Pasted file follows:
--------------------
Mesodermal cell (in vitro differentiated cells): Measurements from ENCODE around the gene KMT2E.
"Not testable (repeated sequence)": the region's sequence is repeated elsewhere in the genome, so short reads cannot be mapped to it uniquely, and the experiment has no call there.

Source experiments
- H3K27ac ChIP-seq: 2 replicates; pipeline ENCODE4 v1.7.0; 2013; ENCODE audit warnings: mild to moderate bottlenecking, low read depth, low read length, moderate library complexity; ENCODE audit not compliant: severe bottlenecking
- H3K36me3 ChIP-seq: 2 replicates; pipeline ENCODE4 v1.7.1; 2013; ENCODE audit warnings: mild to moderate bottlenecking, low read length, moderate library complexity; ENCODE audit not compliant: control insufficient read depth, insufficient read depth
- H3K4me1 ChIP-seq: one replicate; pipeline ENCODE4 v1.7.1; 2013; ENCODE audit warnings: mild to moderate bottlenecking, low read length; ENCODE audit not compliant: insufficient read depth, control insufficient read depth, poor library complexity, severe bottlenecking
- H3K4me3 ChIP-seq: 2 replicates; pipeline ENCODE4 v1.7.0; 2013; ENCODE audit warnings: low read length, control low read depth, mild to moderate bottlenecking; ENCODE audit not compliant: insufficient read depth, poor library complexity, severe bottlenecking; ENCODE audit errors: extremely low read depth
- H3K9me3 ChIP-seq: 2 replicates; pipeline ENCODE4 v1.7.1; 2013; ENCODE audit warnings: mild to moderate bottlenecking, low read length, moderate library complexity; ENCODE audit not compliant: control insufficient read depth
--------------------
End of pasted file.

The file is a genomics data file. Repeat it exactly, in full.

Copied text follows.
Mesodermal cell (in vitro differentiated cells): Measurements from ENCODE around the gene KMT2E.
"Not testable (repeated sequence)": the region's sequence is repeated elsewhere in the genome, so short reads cannot be mapped to it uniquely, and the experiment has no call there.

Source experiments
- H3K27ac ChIP-seq: 2 replicates; pipeline ENCODE4 v1.7.0; 2013; ENCODE audit warnings: mild to moderate bottlenecking, low read depth, low read length, moderate library complexity; ENCODE audit not compliant: severe bottlenecking
- H3K36me3 ChIP-seq: 2 replicates; pipeline ENCODE4 v1.7.1; 2013; ENCODE audit warnings: mild to moderate bottlenecking, low read length, moderate library complexity; ENCODE audit not compliant: control insufficient read depth, insufficient read depth
- H3K4me1 ChIP-seq: one replicate; pipeline ENCODE4 v1.7.1; 2013; ENCODE audit warnings: mild to moderate bottlenecking, low read length; ENCODE audit not compliant: insufficient read depth, control insufficient read depth, poor library complexity, severe bottlenecking
- H3K4me3 ChIP-seq: 2 replicates; pipeline ENCODE4 v1.7.0; 2013; ENCODE audit warnings: low read length, control low read depth, mild to moderate bottlenecking; ENCODE audit not compliant: insufficient read depth, poor library complexity, severe bottlenecking; ENCODE audit errors: extremely low read depth
- H3K9me3 ChIP-seq: 2 replicates; pipeline ENCODE4 v1.7.1; 2013; ENCODE audit warnings: mild to moderate bottlenecking, low read length, moderate library complexity; ENCODE audit not compliant: control insufficient read depth